Viewing Tax Policy Through Party-Colored Glasses: What German Politicians Believe


Address for correspondence: Eckhard Janeba, Department of Economics, University of Mannheim, L7, 3-5, 68131 Mannheim, Germany. Tel./fax: +49 621 181 1795; e-mail:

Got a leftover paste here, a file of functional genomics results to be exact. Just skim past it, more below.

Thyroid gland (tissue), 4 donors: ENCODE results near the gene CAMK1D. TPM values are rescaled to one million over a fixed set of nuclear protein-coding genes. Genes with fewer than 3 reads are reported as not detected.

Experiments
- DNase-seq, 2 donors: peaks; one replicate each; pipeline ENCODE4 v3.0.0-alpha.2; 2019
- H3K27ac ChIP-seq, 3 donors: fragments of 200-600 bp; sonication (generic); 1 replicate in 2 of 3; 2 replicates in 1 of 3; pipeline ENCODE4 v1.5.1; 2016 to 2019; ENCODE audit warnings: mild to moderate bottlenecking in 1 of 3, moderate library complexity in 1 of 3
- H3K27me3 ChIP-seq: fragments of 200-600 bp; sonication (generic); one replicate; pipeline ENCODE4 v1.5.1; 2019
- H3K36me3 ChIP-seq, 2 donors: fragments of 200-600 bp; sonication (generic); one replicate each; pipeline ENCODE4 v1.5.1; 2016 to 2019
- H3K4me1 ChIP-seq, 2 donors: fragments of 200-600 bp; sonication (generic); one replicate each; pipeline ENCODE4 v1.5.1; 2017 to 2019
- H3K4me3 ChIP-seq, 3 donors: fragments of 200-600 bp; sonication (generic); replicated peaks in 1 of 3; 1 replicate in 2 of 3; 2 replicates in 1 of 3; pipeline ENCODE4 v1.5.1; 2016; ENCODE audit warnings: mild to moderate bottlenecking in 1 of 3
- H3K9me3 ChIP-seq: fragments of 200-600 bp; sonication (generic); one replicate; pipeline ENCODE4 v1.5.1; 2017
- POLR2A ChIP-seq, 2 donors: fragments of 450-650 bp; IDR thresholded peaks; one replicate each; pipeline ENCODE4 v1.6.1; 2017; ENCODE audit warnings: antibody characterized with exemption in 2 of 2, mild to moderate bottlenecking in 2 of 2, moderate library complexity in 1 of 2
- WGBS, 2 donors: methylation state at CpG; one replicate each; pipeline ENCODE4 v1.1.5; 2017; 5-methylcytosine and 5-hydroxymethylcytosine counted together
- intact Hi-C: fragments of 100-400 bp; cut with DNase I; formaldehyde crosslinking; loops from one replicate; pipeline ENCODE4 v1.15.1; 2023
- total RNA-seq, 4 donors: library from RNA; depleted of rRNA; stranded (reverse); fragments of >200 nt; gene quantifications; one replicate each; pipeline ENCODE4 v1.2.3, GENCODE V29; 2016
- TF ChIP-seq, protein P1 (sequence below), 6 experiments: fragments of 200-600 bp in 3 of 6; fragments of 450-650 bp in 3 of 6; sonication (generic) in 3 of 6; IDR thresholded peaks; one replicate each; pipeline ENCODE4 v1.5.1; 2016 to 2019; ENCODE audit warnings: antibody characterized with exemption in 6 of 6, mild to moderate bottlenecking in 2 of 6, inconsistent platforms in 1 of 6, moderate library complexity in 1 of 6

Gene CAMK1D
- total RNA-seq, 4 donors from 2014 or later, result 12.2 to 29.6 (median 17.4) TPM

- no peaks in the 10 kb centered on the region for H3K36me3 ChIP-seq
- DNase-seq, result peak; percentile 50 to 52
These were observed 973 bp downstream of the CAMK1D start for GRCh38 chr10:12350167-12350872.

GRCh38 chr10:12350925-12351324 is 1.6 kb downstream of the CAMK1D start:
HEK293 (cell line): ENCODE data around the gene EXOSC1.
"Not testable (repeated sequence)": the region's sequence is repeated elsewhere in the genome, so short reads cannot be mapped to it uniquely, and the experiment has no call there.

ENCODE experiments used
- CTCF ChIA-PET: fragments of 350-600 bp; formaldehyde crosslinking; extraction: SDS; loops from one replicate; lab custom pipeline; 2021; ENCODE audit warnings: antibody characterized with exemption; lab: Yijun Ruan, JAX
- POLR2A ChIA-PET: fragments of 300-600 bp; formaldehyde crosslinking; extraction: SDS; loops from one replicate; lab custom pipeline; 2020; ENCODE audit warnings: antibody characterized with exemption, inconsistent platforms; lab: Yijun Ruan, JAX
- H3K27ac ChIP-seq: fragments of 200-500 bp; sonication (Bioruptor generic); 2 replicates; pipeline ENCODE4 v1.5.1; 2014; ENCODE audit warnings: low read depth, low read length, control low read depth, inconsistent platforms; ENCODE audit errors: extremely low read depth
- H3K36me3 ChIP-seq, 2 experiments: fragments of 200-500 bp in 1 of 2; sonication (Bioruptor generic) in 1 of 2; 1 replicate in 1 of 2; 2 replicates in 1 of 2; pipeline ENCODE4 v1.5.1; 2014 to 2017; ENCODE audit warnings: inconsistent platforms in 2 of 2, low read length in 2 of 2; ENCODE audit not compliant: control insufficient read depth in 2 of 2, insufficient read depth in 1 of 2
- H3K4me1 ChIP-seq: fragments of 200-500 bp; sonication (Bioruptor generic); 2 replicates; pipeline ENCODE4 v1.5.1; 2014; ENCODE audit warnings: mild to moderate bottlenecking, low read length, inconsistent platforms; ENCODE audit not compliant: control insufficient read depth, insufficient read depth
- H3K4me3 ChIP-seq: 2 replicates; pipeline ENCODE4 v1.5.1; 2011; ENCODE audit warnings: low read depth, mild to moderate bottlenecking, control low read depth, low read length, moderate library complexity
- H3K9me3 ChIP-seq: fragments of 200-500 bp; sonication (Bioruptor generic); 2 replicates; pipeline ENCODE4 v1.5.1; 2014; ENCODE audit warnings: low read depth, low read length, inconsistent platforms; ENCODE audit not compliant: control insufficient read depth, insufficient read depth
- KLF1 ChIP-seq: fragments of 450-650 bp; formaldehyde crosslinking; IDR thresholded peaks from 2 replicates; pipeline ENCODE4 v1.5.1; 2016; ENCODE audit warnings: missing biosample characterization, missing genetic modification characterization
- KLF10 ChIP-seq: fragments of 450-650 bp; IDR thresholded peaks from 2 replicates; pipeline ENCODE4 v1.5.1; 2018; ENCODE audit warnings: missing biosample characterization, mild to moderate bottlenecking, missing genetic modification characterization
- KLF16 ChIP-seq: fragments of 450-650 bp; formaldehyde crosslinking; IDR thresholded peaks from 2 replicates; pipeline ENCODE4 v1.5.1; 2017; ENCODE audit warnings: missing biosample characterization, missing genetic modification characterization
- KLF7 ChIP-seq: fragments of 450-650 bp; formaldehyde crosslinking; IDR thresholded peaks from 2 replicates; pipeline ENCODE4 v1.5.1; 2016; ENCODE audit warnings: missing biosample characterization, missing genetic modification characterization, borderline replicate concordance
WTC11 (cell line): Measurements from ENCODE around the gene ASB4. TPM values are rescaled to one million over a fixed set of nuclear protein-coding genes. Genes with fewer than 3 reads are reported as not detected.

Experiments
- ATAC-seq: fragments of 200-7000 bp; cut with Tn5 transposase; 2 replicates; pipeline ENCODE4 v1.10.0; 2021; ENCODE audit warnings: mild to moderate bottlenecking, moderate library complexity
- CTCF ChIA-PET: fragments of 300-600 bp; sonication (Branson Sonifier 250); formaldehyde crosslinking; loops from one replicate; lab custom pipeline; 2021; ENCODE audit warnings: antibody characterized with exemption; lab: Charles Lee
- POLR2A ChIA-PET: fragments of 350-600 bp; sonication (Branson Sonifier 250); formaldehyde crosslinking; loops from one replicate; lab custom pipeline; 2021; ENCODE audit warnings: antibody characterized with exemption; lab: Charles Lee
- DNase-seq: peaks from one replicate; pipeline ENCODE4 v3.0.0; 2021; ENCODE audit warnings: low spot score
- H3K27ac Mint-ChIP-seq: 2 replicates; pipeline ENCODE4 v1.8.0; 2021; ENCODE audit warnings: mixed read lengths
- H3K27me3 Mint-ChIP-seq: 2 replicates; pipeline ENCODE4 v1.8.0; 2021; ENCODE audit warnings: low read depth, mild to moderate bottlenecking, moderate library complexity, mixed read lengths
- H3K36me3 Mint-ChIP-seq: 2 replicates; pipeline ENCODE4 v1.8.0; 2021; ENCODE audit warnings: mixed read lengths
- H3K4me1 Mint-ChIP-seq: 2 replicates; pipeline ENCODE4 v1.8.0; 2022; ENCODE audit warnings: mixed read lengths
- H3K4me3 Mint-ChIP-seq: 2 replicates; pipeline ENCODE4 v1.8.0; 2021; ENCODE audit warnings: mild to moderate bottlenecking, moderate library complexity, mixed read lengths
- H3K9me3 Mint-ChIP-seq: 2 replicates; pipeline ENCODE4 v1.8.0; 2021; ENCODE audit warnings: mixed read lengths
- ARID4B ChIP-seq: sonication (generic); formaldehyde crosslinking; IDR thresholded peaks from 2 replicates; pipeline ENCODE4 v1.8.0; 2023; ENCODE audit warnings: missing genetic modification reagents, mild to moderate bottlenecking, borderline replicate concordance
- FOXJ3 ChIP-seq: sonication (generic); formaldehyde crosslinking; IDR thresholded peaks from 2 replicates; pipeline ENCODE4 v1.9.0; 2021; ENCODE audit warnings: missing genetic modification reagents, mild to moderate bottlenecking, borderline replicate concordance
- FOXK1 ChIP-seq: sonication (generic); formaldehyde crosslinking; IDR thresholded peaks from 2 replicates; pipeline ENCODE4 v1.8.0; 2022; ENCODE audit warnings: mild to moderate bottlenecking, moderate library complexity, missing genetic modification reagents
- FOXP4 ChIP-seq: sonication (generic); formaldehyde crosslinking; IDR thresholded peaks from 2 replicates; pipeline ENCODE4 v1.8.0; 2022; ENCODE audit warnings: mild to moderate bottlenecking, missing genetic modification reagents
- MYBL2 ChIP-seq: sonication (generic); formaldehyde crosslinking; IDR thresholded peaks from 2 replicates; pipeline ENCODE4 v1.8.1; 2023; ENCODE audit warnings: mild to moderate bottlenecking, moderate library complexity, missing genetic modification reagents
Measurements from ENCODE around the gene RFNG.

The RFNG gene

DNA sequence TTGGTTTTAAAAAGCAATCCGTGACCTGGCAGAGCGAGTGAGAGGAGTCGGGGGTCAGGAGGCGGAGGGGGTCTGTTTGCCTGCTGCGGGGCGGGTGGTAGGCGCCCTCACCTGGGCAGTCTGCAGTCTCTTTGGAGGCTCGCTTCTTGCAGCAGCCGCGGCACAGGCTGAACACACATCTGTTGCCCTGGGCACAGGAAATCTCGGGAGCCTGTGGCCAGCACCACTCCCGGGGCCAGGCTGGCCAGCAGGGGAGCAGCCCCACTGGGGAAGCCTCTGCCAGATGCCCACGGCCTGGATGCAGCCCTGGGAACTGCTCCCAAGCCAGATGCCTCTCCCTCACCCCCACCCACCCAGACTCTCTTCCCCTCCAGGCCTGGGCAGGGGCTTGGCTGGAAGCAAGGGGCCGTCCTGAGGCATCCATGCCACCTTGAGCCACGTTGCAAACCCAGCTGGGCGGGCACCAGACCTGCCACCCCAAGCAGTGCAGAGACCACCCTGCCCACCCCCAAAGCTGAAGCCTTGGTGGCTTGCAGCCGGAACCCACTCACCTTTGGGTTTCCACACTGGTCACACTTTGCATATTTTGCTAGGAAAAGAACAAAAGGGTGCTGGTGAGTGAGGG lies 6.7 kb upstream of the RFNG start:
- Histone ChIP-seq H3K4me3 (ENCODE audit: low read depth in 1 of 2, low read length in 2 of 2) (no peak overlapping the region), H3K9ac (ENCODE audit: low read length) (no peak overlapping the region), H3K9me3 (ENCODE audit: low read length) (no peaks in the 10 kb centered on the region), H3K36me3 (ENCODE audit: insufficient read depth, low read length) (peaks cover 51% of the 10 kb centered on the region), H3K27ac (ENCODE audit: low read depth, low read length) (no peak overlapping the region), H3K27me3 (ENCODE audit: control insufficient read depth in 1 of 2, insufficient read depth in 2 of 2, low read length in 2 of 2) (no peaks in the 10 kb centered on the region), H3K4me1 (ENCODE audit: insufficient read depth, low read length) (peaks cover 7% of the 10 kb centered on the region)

Abstract. The process of globalization has an important impact on national tax policies. Most of the literature does not focus directly on the political decision-making process and assumes that the desired tax policy is responding to objective underlying tradeoffs. Based on an original survey of members of the German national parliament (Bundestag) in 2006/07, we document a strong ideological bias among policy-makers with respect to the perceived mobility of international tax bases (real capital and paper profits). Ideology also influences, directly and indirectly, the perceived national autonomy in tax setting and preferences for a European Union minimum tax for companies. There seems little consensus as to what the efficiency costs of capital taxation in open economies are, even though our survey falls in a period of extensive debate about, and actual adoption of, a company tax reform bill in Germany.